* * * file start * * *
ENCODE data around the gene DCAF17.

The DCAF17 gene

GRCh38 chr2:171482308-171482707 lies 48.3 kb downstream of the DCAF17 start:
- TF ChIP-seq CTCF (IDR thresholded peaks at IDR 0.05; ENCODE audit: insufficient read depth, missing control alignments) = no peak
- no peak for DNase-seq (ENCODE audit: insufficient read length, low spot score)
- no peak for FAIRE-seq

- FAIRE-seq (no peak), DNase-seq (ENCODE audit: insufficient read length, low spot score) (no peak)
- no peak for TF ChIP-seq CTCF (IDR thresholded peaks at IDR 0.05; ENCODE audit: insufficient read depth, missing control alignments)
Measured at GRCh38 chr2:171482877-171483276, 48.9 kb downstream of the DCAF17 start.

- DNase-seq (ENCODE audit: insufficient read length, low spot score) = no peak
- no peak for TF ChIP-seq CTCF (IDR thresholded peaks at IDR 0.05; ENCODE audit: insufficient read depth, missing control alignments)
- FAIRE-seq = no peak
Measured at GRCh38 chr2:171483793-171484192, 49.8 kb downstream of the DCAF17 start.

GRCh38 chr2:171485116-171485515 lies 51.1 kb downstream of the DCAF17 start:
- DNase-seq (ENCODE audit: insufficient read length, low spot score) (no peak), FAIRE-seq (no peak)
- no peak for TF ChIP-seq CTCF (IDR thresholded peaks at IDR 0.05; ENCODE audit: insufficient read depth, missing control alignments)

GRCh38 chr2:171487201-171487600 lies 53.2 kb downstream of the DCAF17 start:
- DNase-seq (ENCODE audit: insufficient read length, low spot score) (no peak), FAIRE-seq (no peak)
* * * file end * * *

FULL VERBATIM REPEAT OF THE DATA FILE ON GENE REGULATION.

ENCODE data around the gene DCAF17.

The DCAF17 gene

GRCh38 chr2:171482308-171482707 lies 48.3 kb downstream of the DCAF17 start:
- TF ChIP-seq CTCF (IDR thresholded peaks at IDR 0.05; ENCODE audit: insufficient read depth, missing control alignments) = no peak
- no peak for DNase-seq (ENCODE audit: insufficient read length, low spot score)
- no peak for FAIRE-seq

- FAIRE-seq (no peak), DNase-seq (ENCODE audit: insufficient read length, low spot score) (no peak)
- no peak for TF ChIP-seq CTCF (IDR thresholded peaks at IDR 0.05; ENCODE audit: insufficient read depth, missing control alignments)
Measured at GRCh38 chr2:171482877-171483276, 48.9 kb downstream of the DCAF17 start.

- DNase-seq (ENCODE audit: insufficient read length, low spot score) = no peak
- no peak for TF ChIP-seq CTCF (IDR thresholded peaks at IDR 0.05; ENCODE audit: insufficient read depth, missing control alignments)
- FAIRE-seq = no peak
Measured at GRCh38 chr2:171483793-171484192, 49.8 kb downstream of the DCAF17 start.

GRCh38 chr2:171485116-171485515 lies 51.1 kb downstream of the DCAF17 start:
- DNase-seq (ENCODE audit: insufficient read length, low spot score) (no peak), FAIRE-seq (no peak)
- no peak for TF ChIP-seq CTCF (IDR thresholded peaks at IDR 0.05; ENCODE audit: insufficient read depth, missing control alignments)

GRCh38 chr2:171487201-171487600 lies 53.2 kb downstream of the DCAF17 start:
- DNase-seq (ENCODE audit: insufficient read length, low spot score) (no peak), FAIRE-seq (no peak)